Real Christianity is risky business.
- “Barnabus and Paul: men that have hazarded their lives for the name of our Lord Jesus Christ” (Acts 15:25-26).
- “Priscilla and Aquila: who for my life laid down their own necks” (Romans 16:3-4).
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We respect Paul and Barnabus for their courageous ministry. We also admire Priscilla and Aquila, a husband/wife missionary team, for their Kingdom work.
These people were risk-takers. In fact, they “hazarded their lives” and “laid down their own necks” for the sake of His name!
That’s convicting. As I look at my own life, I have found that our cautious culture has crippled my Christianity. Rather than bold forays for Kingdom causes, I tend to retreat into Christian huddles and debate standards, labels, or exegetical minutia. Risk-taking is an alien concept, a bit extreme actually. It’s the kind of extreme reserved for the missionary biography kind of people. Not me.
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Where is Gospel
risk-taking today? Where are the Hudson Taylors, starting missionary organizations with no promised financial support? Where are the John Patons, disregarding ‘wise’ counsel and obeying God’s call to cannibalistic islands? Where are the David Livingstones, trekking lion country to reach the unreached with the Good News? Where are the Adoniram Judsons, openly starting a Bible study in a hostile pagan environment? Where are the C.T. Studds, who preferred to run rescue shops on hell’s doorstep than living within earshot of church bells? Where are the Jim Elliots, leading his family and others into danger-infested jungles because there were people living there who hadn’t heard Jesus’ name?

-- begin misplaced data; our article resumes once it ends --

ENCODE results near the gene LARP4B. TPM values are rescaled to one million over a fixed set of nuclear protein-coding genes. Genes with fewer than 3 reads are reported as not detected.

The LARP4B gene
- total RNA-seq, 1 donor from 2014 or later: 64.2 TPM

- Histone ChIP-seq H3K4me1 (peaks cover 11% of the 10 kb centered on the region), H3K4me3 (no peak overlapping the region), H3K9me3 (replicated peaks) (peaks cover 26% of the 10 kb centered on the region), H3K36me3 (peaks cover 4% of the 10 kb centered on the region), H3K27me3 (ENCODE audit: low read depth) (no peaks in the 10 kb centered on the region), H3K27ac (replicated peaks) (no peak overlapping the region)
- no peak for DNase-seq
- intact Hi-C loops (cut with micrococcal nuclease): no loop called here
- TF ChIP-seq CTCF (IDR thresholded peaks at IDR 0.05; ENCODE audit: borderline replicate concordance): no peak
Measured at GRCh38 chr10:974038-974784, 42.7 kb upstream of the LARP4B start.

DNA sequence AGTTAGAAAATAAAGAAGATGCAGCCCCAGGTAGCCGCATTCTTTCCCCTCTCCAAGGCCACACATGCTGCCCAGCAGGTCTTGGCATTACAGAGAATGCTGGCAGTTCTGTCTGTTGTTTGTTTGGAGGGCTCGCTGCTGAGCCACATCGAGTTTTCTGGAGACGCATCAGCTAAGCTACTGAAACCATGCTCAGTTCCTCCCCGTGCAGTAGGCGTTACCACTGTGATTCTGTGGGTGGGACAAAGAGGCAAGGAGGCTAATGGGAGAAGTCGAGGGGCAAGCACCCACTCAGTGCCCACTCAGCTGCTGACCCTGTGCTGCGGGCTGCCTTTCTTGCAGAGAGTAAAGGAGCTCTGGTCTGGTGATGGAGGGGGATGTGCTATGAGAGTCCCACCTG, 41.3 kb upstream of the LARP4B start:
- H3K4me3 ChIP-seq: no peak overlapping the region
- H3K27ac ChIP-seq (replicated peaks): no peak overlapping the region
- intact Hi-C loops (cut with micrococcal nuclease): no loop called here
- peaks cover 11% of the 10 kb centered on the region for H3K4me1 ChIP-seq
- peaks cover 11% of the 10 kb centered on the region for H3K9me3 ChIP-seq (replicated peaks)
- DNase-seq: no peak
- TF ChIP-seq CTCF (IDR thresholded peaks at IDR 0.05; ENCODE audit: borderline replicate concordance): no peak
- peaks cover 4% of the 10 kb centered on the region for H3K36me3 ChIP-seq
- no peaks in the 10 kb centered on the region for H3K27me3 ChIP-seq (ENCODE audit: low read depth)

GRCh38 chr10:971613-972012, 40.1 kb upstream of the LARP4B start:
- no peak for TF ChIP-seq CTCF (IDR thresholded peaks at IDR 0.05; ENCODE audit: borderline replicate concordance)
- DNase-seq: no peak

We have given in to a timid Christian culture where the “safe,” “wise,” and “cautious” trumps biblical-risk taking. Obviously, risk for risk’s sake is foolish and presumptuous. But risk for the Kingdom’s sake is biblical and right. There may have been a day when more ‘caution’ was necessary to balance foolhardy ventures by thoughtless believers. But today, that is not our problem.
‘Caution’ and ‘wisdom’ may just be our pious-sounding evasion of a risk-filled Christian life. Our philosophy of risk is misaligned with the world’s ideal of safety, security, and materialism. Based on the biblical model, I would suggest that the correction we need is to return to Christlike risk-taking—a God-inspired, faith-filled, grace-empowered passion for God’s Kingdom. Sacrificing my money, my job, my health, or even my life is a small price to pay for God’s glory.